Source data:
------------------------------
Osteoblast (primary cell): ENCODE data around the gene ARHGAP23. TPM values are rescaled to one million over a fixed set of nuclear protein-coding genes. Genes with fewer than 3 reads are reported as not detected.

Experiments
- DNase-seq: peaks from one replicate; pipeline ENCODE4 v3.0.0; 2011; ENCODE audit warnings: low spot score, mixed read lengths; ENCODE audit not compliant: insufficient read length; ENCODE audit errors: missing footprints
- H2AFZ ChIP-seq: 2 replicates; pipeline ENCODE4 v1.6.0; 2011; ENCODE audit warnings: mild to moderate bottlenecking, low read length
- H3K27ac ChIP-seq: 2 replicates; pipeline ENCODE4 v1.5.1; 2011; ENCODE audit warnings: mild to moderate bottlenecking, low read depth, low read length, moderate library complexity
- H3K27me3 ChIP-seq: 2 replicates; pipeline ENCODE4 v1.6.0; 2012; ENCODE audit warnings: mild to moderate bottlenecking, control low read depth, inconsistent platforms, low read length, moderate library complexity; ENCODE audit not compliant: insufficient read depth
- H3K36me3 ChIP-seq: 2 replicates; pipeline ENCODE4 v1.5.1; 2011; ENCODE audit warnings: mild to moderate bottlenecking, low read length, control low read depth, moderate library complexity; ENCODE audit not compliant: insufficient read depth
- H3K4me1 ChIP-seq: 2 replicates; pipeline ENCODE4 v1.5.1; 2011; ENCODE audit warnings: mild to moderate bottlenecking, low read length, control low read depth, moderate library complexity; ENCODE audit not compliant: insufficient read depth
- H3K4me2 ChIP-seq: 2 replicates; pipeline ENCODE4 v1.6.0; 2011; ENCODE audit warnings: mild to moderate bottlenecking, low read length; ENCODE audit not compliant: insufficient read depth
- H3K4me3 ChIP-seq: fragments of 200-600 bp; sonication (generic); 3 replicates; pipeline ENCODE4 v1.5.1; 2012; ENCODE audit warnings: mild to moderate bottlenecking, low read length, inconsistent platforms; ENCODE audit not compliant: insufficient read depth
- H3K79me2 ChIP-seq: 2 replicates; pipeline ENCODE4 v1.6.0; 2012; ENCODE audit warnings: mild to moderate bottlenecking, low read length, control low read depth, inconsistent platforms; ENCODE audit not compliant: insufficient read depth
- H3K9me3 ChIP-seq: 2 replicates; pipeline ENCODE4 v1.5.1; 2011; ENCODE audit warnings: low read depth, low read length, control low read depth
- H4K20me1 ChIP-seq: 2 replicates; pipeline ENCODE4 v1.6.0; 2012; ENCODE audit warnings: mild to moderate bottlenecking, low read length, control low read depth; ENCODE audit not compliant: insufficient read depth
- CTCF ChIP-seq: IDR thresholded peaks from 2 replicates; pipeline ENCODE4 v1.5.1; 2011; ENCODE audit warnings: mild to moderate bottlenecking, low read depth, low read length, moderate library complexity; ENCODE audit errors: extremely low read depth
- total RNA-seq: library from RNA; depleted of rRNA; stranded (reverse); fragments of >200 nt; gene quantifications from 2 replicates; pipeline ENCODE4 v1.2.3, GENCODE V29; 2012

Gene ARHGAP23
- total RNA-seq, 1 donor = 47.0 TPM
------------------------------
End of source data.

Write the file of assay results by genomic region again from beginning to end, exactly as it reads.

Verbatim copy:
Osteoblast (primary cell): ENCODE data around the gene ARHGAP23. TPM values are rescaled to one million over a fixed set of nuclear protein-coding genes. Genes with fewer than 3 reads are reported as not detected.

Experiments
- DNase-seq: peaks from one replicate; pipeline ENCODE4 v3.0.0; 2011; ENCODE audit warnings: low spot score, mixed read lengths; ENCODE audit not compliant: insufficient read length; ENCODE audit errors: missing footprints
- H2AFZ ChIP-seq: 2 replicates; pipeline ENCODE4 v1.6.0; 2011; ENCODE audit warnings: mild to moderate bottlenecking, low read length
- H3K27ac ChIP-seq: 2 replicates; pipeline ENCODE4 v1.5.1; 2011; ENCODE audit warnings: mild to moderate bottlenecking, low read depth, low read length, moderate library complexity
- H3K27me3 ChIP-seq: 2 replicates; pipeline ENCODE4 v1.6.0; 2012; ENCODE audit warnings: mild to moderate bottlenecking, control low read depth, inconsistent platforms, low read length, moderate library complexity; ENCODE audit not compliant: insufficient read depth
- H3K36me3 ChIP-seq: 2 replicates; pipeline ENCODE4 v1.5.1; 2011; ENCODE audit warnings: mild to moderate bottlenecking, low read length, control low read depth, moderate library complexity; ENCODE audit not compliant: insufficient read depth
- H3K4me1 ChIP-seq: 2 replicates; pipeline ENCODE4 v1.5.1; 2011; ENCODE audit warnings: mild to moderate bottlenecking, low read length, control low read depth, moderate library complexity; ENCODE audit not compliant: insufficient read depth
- H3K4me2 ChIP-seq: 2 replicates; pipeline ENCODE4 v1.6.0; 2011; ENCODE audit warnings: mild to moderate bottlenecking, low read length; ENCODE audit not compliant: insufficient read depth
- H3K4me3 ChIP-seq: fragments of 200-600 bp; sonication (generic); 3 replicates; pipeline ENCODE4 v1.5.1; 2012; ENCODE audit warnings: mild to moderate bottlenecking, low read length, inconsistent platforms; ENCODE audit not compliant: insufficient read depth
- H3K79me2 ChIP-seq: 2 replicates; pipeline ENCODE4 v1.6.0; 2012; ENCODE audit warnings: mild to moderate bottlenecking, low read length, control low read depth, inconsistent platforms; ENCODE audit not compliant: insufficient read depth
- H3K9me3 ChIP-seq: 2 replicates; pipeline ENCODE4 v1.5.1; 2011; ENCODE audit warnings: low read depth, low read length, control low read depth
- H4K20me1 ChIP-seq: 2 replicates; pipeline ENCODE4 v1.6.0; 2012; ENCODE audit warnings: mild to moderate bottlenecking, low read length, control low read depth; ENCODE audit not compliant: insufficient read depth
- CTCF ChIP-seq: IDR thresholded peaks from 2 replicates; pipeline ENCODE4 v1.5.1; 2011; ENCODE audit warnings: mild to moderate bottlenecking, low read depth, low read length, moderate library complexity; ENCODE audit errors: extremely low read depth
- total RNA-seq: library from RNA; depleted of rRNA; stranded (reverse); fragments of >200 nt; gene quantifications from 2 replicates; pipeline ENCODE4 v1.2.3, GENCODE V29; 2012

Gene ARHGAP23
- total RNA-seq, 1 donor = 47.0 TPM